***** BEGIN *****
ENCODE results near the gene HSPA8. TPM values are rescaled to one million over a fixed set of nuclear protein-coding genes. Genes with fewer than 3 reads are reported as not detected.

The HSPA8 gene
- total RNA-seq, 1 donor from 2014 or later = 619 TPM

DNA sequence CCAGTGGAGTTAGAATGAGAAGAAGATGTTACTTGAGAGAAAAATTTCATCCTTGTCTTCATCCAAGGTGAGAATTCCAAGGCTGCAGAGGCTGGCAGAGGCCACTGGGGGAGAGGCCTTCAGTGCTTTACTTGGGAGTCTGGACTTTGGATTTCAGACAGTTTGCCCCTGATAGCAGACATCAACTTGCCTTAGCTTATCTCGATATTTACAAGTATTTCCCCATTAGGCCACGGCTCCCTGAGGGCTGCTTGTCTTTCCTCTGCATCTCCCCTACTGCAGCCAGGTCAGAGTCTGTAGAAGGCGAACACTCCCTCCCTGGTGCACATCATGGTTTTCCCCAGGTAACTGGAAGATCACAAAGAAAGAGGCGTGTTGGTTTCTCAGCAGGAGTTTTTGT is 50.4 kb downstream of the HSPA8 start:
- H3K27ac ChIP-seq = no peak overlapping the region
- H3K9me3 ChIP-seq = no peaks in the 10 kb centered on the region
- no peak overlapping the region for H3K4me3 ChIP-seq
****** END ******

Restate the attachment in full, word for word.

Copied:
ENCODE results near the gene HSPA8. TPM values are rescaled to one million over a fixed set of nuclear protein-coding genes. Genes with fewer than 3 reads are reported as not detected.

The HSPA8 gene
- total RNA-seq, 1 donor from 2014 or later = 619 TPM

DNA sequence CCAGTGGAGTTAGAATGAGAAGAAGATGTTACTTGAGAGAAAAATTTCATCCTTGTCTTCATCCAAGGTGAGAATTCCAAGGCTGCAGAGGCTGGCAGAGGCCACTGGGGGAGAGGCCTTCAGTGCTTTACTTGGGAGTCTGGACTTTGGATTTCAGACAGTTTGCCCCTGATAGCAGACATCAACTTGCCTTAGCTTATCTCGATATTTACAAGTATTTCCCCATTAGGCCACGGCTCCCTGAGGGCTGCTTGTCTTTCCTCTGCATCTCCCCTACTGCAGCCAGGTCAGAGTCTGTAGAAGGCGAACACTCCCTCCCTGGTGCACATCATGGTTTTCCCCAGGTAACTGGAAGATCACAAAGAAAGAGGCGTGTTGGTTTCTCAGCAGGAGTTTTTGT is 50.4 kb downstream of the HSPA8 start:
- H3K27ac ChIP-seq = no peak overlapping the region
- H3K9me3 ChIP-seq = no peaks in the 10 kb centered on the region
- no peak overlapping the region for H3K4me3 ChIP-seq